Able Flight, which offers scholarships for flight training as a unique challenge for people with disabilities, introduced six new sport pilots to the global flying community Tuesday in a brief ceremony on Phillips 66 Plaza at EAA AirVenture 2013.
Following six weeks of intensive training at Purdue University (Booths 3156 and 3157), Dennis Akins, Young Choi, Warren Cleary, Deirdre Dacey and Lt. Andrew Kinard passed their check rides earlier this month, and received their “wings” at what is arguably the world’s most famous general aviation event. Along the way, they each dealt with 20 hours of ground school, twice-a-day flight lessons, hot and sometimes-rainy summertime weather, and–a bane to student pilots everywhere–more than a few aircraft maintenance issues.
A sixth student, Stephany Glassing, completed her training earlier in the year and was also on hand to receive her wings at AirVenture 2013.
“Over the past four years we have sent 17 students to Purdue, and they have all become licensed pilots. You can’t argue with a 100-percent success rate,” said Able Flight CEO Charles Stites. “That success is based on motivated students who refuse to let a physical disability become an obstacle and outstanding young instructors who see this as a great opportunity to teach people who are willing to give it their all to become a pilot.”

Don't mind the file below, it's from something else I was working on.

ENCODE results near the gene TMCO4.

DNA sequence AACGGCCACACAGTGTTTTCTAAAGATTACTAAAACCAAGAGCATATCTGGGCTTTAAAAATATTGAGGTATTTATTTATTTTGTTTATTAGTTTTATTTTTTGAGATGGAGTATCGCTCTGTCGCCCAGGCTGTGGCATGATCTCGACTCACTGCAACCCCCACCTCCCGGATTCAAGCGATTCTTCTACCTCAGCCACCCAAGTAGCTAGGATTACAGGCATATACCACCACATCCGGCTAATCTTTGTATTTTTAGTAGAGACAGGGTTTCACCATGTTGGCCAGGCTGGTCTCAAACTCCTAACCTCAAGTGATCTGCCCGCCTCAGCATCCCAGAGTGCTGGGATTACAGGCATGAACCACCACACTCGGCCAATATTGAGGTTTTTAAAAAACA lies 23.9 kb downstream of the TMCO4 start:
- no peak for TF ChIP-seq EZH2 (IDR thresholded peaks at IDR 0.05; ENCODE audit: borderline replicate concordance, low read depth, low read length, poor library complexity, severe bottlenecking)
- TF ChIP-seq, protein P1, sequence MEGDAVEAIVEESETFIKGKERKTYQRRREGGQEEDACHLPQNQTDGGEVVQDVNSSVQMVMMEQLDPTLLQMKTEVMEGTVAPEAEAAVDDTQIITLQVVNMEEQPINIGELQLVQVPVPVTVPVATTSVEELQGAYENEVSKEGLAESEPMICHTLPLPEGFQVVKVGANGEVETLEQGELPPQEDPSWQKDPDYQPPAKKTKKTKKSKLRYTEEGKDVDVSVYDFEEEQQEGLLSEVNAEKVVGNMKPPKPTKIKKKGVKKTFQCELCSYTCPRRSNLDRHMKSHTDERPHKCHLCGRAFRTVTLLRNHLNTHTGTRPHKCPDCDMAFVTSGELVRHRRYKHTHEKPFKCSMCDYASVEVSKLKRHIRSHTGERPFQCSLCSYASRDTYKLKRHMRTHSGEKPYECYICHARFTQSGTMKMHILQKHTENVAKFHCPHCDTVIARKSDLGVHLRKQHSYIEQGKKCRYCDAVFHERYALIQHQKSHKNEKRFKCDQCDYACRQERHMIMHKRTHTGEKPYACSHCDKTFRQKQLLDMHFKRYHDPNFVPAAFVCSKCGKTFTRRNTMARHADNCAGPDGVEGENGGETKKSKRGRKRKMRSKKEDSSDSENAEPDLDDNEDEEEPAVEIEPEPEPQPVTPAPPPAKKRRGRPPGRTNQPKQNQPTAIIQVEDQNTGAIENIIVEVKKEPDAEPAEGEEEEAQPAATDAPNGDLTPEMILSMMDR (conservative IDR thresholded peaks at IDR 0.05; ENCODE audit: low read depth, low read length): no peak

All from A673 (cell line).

Stites also thanked Purdue for “providing an equal opportunity for those who are willing to do the work it takes,” as well as Able Flight’s many corporate sponsors.
Combined, the ‘Class of 2013’ accrued more than 260 flight hours with the help of instructors Tim Gleeson, Jared Kuhn, Nick Losande, Abe McCollough and Matt Paczolt. 2012 Able Flight pilot and current Purdue graduate student Wesley Major served as the group’s volunteer program coordinator, while Purdue Department of Aviation Technology director Bernie Wulle taught ground classes.